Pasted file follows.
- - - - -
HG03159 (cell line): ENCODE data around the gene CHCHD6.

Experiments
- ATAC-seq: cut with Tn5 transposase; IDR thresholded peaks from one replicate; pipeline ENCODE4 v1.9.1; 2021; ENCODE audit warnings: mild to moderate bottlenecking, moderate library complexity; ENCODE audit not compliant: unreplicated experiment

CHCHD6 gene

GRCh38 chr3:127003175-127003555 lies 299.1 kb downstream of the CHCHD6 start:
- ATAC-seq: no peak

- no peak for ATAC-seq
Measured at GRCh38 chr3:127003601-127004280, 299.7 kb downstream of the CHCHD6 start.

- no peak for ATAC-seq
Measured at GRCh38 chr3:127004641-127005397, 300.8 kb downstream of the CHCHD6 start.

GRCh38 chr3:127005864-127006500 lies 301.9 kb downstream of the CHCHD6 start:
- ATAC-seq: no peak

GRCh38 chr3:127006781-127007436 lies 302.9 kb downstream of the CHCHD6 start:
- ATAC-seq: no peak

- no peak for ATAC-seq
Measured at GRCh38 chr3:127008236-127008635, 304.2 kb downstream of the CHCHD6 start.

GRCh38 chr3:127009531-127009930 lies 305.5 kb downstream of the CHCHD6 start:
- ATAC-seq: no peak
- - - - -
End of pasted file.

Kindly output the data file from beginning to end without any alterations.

HG03159 (cell line): ENCODE data around the gene CHCHD6.

Experiments
- ATAC-seq: cut with Tn5 transposase; IDR thresholded peaks from one replicate; pipeline ENCODE4 v1.9.1; 2021; ENCODE audit warnings: mild to moderate bottlenecking, moderate library complexity; ENCODE audit not compliant: unreplicated experiment

CHCHD6 gene

GRCh38 chr3:127003175-127003555 lies 299.1 kb downstream of the CHCHD6 start:
- ATAC-seq: no peak

- no peak for ATAC-seq
Measured at GRCh38 chr3:127003601-127004280, 299.7 kb downstream of the CHCHD6 start.

- no peak for ATAC-seq
Measured at GRCh38 chr3:127004641-127005397, 300.8 kb downstream of the CHCHD6 start.

GRCh38 chr3:127005864-127006500 lies 301.9 kb downstream of the CHCHD6 start:
- ATAC-seq: no peak

GRCh38 chr3:127006781-127007436 lies 302.9 kb downstream of the CHCHD6 start:
- ATAC-seq: no peak

- no peak for ATAC-seq
Measured at GRCh38 chr3:127008236-127008635, 304.2 kb downstream of the CHCHD6 start.

GRCh38 chr3:127009531-127009930 lies 305.5 kb downstream of the CHCHD6 start:
- ATAC-seq: no peak